In situ X-ray scattering study of a model thermotropic copolyester under shear: Evidence and consequences of flow-aligning behavior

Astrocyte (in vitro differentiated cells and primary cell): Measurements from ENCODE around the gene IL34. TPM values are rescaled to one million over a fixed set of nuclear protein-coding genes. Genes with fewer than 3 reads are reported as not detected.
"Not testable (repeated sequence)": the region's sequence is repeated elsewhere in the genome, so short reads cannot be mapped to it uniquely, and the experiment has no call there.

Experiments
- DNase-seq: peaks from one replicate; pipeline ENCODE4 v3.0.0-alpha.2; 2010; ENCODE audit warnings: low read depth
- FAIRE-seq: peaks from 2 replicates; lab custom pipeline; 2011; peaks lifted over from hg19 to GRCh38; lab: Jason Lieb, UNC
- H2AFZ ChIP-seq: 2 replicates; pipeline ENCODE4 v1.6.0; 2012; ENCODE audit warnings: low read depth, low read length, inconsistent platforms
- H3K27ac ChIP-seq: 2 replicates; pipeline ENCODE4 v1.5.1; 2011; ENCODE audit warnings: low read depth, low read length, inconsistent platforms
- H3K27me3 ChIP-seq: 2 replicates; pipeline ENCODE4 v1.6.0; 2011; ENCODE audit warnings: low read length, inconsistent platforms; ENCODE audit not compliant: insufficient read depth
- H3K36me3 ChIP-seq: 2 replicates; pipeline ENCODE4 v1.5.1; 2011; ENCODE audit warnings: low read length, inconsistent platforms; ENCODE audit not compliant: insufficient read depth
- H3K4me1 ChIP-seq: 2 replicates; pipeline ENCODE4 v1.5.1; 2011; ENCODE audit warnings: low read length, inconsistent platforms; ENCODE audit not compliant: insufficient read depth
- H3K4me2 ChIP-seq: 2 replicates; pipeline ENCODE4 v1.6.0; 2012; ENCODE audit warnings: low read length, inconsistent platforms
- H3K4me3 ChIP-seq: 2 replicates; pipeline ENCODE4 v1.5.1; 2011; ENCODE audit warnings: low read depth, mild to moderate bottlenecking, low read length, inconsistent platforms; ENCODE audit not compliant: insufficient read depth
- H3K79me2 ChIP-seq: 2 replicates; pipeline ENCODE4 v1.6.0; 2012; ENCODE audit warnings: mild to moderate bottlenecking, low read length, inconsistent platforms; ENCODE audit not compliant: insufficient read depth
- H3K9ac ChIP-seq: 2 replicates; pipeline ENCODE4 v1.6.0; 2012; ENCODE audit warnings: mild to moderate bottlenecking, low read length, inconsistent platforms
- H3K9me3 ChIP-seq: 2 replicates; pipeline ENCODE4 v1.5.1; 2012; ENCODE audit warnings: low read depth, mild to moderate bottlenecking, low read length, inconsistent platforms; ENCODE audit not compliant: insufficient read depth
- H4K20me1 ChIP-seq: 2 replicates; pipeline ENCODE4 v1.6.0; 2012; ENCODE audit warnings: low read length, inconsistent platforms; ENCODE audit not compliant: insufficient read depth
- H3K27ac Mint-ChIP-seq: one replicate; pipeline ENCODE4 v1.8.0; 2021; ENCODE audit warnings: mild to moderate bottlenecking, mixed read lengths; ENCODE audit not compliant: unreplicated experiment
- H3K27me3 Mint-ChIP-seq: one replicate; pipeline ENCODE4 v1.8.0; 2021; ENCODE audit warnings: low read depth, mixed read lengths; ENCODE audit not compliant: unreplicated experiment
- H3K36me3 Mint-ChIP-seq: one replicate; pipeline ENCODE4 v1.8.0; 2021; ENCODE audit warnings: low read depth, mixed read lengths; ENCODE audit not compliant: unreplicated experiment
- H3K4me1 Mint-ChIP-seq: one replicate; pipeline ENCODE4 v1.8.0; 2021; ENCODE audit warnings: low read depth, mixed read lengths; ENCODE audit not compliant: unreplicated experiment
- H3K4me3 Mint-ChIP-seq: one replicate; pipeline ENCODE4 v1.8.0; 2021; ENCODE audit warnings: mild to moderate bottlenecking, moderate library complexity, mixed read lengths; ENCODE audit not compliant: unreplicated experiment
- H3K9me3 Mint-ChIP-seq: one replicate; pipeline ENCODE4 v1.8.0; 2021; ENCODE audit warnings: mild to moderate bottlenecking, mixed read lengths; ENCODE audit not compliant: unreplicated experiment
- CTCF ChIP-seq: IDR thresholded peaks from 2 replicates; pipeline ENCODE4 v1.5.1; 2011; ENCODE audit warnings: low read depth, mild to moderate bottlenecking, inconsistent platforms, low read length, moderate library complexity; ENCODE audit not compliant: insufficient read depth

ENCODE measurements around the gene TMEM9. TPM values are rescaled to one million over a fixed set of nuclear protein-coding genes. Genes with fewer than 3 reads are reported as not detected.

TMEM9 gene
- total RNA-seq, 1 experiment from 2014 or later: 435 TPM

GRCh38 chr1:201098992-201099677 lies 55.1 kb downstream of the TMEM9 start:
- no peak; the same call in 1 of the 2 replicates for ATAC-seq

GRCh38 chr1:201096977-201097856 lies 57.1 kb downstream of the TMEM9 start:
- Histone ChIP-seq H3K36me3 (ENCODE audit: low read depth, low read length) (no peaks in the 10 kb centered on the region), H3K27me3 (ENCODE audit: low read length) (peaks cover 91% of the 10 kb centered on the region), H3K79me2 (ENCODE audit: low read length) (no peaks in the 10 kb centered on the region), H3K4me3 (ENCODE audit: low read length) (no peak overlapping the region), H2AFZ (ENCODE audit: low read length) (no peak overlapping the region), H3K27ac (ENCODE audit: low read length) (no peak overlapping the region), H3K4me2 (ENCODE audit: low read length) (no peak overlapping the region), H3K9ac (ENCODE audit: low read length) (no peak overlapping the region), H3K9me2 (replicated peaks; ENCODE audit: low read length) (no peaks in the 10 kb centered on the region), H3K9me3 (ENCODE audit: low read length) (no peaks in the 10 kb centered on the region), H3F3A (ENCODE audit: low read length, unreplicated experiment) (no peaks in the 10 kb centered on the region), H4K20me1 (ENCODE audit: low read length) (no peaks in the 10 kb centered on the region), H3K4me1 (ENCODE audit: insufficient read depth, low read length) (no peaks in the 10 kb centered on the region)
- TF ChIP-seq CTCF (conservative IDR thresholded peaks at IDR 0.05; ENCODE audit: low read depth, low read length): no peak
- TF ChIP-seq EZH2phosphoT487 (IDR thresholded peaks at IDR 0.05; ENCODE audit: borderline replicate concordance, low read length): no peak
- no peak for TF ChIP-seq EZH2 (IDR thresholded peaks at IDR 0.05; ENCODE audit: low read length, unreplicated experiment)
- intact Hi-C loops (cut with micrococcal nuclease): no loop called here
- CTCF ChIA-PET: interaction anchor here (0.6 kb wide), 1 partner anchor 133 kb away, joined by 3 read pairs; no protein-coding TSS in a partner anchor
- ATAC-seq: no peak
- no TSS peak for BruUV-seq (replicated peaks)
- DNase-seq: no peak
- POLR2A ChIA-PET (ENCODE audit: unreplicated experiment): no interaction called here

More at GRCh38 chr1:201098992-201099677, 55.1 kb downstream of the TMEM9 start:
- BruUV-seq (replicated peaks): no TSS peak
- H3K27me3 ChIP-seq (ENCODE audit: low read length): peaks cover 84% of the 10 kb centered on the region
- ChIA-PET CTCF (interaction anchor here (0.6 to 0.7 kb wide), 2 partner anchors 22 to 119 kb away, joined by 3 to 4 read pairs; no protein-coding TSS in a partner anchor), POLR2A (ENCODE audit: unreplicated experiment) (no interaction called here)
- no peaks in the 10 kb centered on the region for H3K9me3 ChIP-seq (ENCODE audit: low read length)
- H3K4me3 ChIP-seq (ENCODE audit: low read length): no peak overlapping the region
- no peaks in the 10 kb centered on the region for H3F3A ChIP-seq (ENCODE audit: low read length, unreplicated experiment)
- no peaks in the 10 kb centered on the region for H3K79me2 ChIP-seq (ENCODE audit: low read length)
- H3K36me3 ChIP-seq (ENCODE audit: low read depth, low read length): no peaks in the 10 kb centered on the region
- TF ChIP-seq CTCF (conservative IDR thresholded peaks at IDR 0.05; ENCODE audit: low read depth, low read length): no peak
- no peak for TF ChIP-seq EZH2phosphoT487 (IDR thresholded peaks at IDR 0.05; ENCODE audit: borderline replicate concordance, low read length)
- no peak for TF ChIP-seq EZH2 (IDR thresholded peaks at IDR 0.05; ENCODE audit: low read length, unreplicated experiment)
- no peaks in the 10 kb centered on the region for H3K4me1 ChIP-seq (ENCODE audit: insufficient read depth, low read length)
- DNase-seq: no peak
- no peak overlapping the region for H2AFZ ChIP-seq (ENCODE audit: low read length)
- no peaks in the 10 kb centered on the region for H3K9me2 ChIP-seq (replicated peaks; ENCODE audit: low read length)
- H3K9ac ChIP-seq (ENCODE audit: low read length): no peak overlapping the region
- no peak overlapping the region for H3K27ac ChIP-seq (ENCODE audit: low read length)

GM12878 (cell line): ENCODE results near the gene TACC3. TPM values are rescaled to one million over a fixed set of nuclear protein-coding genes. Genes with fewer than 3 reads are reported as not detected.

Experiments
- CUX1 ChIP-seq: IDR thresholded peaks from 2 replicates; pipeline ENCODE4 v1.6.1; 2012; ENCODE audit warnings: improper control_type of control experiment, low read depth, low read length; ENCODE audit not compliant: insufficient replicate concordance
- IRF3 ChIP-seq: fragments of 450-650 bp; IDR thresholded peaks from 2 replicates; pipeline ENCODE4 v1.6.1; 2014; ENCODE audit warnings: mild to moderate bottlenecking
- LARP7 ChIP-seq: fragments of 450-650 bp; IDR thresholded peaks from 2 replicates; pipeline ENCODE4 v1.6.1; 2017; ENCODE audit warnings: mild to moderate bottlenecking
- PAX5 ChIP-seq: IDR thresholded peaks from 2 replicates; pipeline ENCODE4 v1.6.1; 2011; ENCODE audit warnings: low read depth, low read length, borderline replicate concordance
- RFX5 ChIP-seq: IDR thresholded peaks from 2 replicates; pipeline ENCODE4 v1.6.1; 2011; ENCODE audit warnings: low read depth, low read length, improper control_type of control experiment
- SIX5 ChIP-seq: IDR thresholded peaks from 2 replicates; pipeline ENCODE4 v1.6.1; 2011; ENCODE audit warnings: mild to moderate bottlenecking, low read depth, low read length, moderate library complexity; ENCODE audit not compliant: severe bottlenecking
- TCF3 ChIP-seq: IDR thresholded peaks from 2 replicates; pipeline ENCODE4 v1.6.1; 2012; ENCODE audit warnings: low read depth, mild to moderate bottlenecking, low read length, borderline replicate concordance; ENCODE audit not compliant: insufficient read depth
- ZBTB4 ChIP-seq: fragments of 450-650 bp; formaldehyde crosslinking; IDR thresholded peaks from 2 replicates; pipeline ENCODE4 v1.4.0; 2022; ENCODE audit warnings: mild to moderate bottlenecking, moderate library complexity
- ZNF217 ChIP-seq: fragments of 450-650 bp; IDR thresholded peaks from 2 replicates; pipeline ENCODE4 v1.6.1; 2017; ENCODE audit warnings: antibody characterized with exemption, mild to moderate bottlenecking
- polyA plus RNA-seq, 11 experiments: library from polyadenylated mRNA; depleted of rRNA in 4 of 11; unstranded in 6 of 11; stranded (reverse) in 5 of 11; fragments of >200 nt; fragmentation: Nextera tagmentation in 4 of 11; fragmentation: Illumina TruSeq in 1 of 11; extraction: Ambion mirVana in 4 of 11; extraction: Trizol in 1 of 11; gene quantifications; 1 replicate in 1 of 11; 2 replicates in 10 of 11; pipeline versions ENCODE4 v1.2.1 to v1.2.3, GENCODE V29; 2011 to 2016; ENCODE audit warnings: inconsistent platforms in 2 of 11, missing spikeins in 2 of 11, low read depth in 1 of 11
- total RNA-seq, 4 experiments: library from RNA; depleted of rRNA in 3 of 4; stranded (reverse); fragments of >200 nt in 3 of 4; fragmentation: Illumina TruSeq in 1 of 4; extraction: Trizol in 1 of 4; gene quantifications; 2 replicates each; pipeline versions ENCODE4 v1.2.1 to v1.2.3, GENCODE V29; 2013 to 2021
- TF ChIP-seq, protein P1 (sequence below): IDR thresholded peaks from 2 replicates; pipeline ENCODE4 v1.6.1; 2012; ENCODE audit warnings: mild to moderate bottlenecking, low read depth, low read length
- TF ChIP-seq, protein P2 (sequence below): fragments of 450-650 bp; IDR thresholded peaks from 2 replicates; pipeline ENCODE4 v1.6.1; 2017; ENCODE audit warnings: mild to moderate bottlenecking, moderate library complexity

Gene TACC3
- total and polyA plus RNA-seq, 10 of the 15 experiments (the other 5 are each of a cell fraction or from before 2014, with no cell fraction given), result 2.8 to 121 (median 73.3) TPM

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While director tumbling is responsible for much of the unique rheological behavior of lyotropic liquid-crystalline polymers (LCPs), it is not clear whether tumbling routinely occurs in main-chain thermotropes. We present experiments on a model thermotropic LCP under shear, using in-situ X-ray scattering as a probe of molecular orientation. This model LCP, PSHQ6-12, was synthesized by Chang and Han [Macromolecules 1996, 29, 2383] and consists of rigid mesogens randomly copolymerized with flexible spacer chains of two different lengths. This architecture suppresses crystallization and lowers the nematic-isotropic transition temperature to an accessible level, allowing a well-defined thermal history to be established prior to flow. We present measurements of molecular orientation in steady shear flow, during relaxation, and during shear flow start-up. The evolution of molecular orientation observed during flow inception and the observation of shear-induced transparency in the material lead to the hypothesis that PSHQ6-12 is shear aligning rather than tumbling. Consequences of this hypothesis are explored by polydomain simulations based on Ericksen's transversely isotropic fluid model, which are capable of capturing many aspects of the experimentally observed rheology and shear-induced structure.